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A couple weeks ago, I watched the final debate between Donald Trump and Joe Biden as   millions of other Americans did.  But for me, it was an exercise in futility. As much as I want to vote, I can’t. I was a prisoner at California’s San Quentin State Prison until last January, and I’m out on parole. Under California law, a parolee does not have the right to vote. 

My situation is not extraordinary. According to the Sentencing Project’s Oct. 14 report, I am one of 5.2 million Americans, who cannot vote because they’ve been convicted of a felony. Even though I served more than 28 years in prison to pay for second-degree murder, I’m still not allowed what is arguably the most basic right of a citizen. 

The United States is among the most punitive nations in the world when it comes to denying its citizens a vote. Eleven states take away felons’ voting rights indefinitely for certain crimes. Another 21 states require a waiting period, often while the felon is on probation or parole. Only 18 states plus the District of Columbia immediately restore felons’ voting rights after they are released from prison. And you have to be incarcerated in Maine, Vermont and the District of Columbia to actually retain voting rights while in prison, according to the National Conference of State Legislatures

By comparison most of the countries in Europe allow prisoners to vote when released. Canada, South Africa and Israel allow prisoners to vote while incarcerated. Even Yigal Amir, Prime Minister Yitzak Rabin’s assassin and one of the most despised citizens in the country, has had his voting rights upheld.

The United States must change the way it thinks about felons’ voting rights. It’s certainly started to do that. Twelve states have already loosened voting restrictions for felons in the last four years. But next week on Election Day voters in the largest state in the country, California, can give this movement an enormous boost. Currently, prisoners and parolees like me can’t vote in California. Proposition 17 will change that and give every felon out on parole in California, like me,  the right to cast a ballot. I can’t cast a ballot in favor of Prop. 17, for President or anything else on Tuesday. But I hope it might be the last time that happens to me. 

Opponents of measures like Prop. 17 say that loss of voting privileges is not an additional punishment for being convicted of a felony, it is part of the punishment. No one told me that. I thought being incarcerated and losing my job, my home, my children’s birthdays, graduations and marriages for 28 years was my punishment. I thought the goal of releasing me back into society was to encourage me to restart my life — to get a job, rebuild my family, participate in my community, and be counted … to vote.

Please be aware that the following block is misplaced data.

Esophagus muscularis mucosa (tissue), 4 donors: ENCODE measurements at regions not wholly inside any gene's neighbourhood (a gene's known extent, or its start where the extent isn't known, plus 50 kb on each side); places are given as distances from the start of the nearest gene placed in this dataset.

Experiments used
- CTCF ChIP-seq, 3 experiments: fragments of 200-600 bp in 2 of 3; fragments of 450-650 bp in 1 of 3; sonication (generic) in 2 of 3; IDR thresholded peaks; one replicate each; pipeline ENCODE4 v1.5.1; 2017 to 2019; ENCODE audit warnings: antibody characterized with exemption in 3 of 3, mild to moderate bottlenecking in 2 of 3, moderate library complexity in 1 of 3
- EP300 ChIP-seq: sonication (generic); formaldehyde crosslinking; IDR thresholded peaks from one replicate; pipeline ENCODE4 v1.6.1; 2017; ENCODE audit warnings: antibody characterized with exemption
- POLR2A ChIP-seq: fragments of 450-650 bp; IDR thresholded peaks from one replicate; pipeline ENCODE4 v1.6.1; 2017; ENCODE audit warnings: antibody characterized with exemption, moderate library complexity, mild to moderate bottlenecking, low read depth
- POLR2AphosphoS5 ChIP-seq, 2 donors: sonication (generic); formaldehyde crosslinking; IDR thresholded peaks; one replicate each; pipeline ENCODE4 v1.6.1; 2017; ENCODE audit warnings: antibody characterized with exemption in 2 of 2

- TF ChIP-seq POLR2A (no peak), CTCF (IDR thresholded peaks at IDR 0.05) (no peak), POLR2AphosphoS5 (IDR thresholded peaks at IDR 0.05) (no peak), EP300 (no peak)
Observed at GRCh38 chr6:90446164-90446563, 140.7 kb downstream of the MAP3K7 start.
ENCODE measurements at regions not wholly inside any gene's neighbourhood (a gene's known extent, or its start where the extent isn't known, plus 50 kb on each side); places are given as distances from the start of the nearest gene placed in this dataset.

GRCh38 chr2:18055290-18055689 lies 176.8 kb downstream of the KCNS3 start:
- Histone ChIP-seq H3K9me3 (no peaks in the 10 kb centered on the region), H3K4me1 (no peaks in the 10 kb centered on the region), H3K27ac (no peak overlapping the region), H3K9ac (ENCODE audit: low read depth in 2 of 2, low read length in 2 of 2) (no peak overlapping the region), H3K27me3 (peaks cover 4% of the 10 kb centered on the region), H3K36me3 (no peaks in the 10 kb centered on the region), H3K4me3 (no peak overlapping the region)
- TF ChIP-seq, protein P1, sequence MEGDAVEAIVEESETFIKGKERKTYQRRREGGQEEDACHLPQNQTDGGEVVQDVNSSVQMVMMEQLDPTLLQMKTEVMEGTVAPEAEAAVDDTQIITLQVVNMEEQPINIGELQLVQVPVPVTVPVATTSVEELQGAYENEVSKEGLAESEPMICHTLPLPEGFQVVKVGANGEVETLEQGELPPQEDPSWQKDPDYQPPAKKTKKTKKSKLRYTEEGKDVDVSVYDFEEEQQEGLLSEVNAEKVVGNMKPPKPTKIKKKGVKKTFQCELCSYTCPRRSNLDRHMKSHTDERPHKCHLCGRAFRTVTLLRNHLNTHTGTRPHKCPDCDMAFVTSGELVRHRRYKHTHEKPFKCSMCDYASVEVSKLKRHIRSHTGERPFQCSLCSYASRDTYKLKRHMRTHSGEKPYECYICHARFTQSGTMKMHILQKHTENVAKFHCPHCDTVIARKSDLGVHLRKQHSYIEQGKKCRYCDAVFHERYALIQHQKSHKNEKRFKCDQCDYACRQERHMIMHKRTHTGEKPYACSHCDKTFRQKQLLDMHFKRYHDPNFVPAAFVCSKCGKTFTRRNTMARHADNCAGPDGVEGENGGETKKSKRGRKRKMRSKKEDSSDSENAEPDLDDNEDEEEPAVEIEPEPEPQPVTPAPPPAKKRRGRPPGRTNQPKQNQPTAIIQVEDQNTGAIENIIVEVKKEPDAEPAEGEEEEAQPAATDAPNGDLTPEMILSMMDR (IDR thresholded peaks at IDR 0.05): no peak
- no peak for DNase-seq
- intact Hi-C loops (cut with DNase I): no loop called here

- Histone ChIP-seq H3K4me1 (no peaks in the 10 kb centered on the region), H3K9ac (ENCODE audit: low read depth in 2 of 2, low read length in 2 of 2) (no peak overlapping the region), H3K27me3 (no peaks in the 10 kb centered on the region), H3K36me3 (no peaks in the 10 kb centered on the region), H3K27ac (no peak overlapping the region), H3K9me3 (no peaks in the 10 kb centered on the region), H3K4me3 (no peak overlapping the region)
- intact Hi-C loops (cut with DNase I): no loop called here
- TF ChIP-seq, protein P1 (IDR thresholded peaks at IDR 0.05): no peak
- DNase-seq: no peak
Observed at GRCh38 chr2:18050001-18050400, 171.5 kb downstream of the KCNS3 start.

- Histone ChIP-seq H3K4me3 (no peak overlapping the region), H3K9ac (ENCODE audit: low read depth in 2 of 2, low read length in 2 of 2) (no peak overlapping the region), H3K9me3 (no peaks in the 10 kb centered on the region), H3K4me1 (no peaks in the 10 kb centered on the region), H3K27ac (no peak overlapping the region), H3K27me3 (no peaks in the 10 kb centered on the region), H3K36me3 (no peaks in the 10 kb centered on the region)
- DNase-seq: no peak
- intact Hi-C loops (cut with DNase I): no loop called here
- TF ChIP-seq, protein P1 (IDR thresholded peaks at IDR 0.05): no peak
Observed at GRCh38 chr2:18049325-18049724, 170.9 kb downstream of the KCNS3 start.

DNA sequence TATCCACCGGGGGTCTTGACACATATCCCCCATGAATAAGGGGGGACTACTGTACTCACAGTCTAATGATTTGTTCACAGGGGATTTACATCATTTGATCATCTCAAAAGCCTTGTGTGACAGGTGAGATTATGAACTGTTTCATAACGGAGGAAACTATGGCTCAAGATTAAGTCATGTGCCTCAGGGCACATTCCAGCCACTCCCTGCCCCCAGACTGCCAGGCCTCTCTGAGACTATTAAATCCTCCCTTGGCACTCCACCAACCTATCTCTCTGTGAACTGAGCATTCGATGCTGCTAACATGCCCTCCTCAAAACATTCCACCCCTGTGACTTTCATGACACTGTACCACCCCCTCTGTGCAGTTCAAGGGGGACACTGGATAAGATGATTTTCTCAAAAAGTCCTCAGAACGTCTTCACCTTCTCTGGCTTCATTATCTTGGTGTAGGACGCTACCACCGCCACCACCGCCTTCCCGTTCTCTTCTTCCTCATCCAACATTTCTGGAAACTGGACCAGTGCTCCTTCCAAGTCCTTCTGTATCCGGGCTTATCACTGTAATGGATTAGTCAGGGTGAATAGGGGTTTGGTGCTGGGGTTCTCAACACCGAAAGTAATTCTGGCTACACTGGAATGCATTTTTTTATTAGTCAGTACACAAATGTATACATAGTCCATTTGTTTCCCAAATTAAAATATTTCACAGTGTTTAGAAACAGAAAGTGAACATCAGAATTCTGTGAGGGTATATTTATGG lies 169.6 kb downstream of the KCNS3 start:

I also think prisoners should be allowed to vote while incarcerated, though Proposition 17 doesn’t address this issue. Among the many objections to this are those who contend that prisoners disrupt elections. They say the incarcerated would be swing votes in close local contests. But that doesn’t have to happen. Prisoners could continue to be registered in their pre-prison locations. I love America deeply, and even though I was away from home for a long time, I still had great concern for my community. My family and friends were still there. Prison was never my home.

The restoration of voting rights to convicted felons seem to particularly worry Republicans because they think Democrats will benefit, but that is not necessarily true. I have met and know many prisoners that are very conservative in their political views and have strong opinions on issues like birth control, immigration and foreign policy. They would vote solely for Republican-endorsed candidates and issues.

I understand that some will say I’m the worst spokesman for this issue. After all, I killed another human with a bullet. I’d say I’m exactly the person who should be speaking up. I know what it’s like to lose my right to vote. And now that the State of California has released me from custody, I know how important voting will be to my future success as an American citizen. 

 
Disclaimer: The views in this article are those of the author. The Prison Journalism Project has verified the writer’s identity and basic facts such as the names of institutions mentioned. The work is lightly edited but has not been otherwise fact-checked.

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Salvadore Solorio

Salvadore Solorio is a writer, who was incarcerated at San Quentin State Prison. He was a contributing writer for the San Quentin News and was a Patten University student. He was born and raised in Santa Barbara County and has great love for his country.